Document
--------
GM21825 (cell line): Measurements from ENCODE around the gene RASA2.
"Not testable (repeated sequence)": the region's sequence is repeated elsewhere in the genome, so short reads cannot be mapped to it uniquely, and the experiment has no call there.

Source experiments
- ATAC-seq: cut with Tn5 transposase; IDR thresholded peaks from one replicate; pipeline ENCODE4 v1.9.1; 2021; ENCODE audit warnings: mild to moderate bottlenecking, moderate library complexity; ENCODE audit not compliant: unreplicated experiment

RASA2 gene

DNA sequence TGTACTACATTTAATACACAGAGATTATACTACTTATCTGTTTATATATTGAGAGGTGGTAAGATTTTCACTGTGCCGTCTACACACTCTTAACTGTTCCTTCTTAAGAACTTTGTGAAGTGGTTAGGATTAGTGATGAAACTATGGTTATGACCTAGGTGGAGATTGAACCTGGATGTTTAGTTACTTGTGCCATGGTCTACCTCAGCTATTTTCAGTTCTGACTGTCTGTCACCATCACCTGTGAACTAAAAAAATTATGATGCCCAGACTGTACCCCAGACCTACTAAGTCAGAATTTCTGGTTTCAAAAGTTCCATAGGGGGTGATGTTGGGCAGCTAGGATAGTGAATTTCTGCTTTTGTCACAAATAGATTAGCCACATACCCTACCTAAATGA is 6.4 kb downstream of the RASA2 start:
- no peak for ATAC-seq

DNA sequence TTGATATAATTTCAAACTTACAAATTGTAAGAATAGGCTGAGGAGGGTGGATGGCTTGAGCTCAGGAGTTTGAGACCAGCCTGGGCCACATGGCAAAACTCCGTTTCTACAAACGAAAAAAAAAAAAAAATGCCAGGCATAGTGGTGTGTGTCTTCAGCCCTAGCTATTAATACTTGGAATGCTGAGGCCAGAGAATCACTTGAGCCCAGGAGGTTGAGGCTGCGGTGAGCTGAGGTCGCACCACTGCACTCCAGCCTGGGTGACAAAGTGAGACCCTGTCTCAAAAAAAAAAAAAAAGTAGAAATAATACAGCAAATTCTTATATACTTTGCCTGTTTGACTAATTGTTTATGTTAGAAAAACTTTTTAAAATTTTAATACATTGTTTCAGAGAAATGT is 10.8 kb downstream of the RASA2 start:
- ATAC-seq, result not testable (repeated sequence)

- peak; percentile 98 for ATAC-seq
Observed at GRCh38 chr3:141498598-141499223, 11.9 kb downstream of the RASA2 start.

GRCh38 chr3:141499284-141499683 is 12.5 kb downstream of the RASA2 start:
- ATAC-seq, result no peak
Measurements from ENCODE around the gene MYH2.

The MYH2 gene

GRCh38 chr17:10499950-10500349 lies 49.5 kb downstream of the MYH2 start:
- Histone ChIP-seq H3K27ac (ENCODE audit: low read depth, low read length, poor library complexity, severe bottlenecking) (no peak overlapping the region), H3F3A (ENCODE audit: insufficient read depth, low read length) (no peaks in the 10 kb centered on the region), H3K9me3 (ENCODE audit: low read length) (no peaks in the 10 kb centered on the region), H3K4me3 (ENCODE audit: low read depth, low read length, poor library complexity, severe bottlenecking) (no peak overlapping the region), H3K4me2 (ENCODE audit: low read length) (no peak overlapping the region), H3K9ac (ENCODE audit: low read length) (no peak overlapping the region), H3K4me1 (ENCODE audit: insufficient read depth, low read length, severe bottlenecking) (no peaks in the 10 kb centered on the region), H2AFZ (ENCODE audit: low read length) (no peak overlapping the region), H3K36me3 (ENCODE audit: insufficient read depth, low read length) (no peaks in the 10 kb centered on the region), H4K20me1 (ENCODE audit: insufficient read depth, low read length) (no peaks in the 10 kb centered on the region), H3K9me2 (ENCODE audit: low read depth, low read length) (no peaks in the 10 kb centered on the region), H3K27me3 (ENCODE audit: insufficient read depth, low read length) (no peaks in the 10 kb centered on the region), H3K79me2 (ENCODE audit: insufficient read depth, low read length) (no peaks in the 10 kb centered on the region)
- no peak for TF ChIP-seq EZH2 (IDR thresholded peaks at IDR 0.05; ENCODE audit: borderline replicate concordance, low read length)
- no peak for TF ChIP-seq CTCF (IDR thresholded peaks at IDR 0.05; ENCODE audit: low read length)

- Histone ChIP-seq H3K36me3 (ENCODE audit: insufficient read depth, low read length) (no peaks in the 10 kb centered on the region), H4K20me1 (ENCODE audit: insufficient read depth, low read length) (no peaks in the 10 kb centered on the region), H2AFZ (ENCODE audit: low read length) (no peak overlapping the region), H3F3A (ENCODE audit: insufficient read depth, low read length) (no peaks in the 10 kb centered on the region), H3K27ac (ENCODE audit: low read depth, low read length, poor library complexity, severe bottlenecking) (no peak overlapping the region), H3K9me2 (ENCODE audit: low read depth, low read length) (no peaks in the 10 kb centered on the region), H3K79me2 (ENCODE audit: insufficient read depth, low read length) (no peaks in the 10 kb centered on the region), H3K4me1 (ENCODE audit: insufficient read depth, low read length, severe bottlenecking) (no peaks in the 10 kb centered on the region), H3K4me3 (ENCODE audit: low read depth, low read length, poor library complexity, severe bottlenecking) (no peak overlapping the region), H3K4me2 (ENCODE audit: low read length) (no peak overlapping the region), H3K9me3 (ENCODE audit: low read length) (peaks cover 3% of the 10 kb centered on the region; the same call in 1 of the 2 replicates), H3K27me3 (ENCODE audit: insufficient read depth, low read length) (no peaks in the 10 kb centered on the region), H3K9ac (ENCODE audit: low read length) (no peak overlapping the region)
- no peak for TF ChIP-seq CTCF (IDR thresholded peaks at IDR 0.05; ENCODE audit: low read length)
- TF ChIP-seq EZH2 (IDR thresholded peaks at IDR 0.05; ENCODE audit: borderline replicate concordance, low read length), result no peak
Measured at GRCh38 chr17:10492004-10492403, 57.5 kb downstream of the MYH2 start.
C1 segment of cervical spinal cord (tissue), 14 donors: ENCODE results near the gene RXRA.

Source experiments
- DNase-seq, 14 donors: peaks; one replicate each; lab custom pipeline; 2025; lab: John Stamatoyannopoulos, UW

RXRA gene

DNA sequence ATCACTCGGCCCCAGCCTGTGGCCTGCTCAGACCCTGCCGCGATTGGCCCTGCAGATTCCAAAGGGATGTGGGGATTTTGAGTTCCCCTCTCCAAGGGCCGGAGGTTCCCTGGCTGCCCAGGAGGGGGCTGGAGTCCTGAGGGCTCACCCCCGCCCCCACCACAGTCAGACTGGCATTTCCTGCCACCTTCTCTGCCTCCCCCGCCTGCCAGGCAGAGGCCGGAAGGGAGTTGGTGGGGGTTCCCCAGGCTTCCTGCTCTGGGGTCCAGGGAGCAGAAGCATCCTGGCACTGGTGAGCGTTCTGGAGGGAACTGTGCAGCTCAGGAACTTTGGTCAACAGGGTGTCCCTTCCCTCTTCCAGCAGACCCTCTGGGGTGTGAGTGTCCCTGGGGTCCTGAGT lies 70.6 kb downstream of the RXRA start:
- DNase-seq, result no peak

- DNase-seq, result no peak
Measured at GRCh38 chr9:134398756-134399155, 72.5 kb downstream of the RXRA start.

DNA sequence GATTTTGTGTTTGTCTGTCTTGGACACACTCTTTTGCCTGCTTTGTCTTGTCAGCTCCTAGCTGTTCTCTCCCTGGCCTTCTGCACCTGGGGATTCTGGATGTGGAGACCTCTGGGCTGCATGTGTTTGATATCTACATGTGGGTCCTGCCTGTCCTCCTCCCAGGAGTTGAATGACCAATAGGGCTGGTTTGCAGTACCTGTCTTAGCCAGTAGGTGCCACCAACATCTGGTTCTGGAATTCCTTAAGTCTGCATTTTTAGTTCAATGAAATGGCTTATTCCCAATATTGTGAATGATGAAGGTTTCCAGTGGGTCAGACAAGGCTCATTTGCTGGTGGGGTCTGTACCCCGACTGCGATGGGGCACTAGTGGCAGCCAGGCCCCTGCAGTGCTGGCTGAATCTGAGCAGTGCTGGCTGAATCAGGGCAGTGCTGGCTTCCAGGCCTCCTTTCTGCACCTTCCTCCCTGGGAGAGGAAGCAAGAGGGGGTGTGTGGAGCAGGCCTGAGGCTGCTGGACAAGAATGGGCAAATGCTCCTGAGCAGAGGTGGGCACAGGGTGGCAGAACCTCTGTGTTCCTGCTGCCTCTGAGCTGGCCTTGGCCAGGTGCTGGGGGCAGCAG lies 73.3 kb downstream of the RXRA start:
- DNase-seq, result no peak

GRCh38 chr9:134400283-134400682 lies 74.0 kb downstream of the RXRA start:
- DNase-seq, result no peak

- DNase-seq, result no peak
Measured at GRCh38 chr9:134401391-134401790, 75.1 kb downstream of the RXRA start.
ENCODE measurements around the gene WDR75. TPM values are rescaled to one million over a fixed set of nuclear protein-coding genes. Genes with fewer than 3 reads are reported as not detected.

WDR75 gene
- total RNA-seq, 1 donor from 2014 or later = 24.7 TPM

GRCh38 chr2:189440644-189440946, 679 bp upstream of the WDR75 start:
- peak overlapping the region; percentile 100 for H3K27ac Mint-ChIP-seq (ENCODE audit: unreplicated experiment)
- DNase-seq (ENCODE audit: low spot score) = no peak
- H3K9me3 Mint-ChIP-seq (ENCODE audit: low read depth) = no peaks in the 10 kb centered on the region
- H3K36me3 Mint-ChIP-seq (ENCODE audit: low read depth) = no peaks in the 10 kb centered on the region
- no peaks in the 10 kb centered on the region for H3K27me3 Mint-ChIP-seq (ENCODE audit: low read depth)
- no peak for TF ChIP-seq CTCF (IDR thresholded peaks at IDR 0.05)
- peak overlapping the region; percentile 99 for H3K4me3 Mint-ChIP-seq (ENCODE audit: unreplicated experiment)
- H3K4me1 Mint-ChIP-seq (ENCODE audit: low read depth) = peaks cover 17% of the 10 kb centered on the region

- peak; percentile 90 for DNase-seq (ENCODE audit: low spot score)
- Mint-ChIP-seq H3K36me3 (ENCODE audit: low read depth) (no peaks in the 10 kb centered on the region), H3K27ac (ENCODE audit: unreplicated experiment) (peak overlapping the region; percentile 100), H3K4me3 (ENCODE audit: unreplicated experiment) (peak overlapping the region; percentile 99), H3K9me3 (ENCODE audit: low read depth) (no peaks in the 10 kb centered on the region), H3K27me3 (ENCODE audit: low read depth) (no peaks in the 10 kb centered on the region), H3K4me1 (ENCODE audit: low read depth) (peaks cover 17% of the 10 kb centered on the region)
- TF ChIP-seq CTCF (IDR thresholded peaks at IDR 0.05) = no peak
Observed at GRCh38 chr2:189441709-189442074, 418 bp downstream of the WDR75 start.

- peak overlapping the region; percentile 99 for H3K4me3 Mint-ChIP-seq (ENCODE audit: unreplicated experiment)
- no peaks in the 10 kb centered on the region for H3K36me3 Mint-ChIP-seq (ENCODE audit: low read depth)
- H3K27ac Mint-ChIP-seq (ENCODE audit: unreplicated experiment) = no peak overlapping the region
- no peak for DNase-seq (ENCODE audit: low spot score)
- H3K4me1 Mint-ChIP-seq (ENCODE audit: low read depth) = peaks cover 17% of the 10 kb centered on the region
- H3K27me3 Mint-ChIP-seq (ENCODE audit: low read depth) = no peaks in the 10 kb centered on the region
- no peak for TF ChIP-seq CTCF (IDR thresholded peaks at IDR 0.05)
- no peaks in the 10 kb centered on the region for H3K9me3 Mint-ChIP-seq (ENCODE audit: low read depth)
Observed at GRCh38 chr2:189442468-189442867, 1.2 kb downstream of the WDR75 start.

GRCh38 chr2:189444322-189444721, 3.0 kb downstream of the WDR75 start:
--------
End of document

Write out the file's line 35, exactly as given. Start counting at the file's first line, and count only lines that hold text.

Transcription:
- DNase-seq, result no peak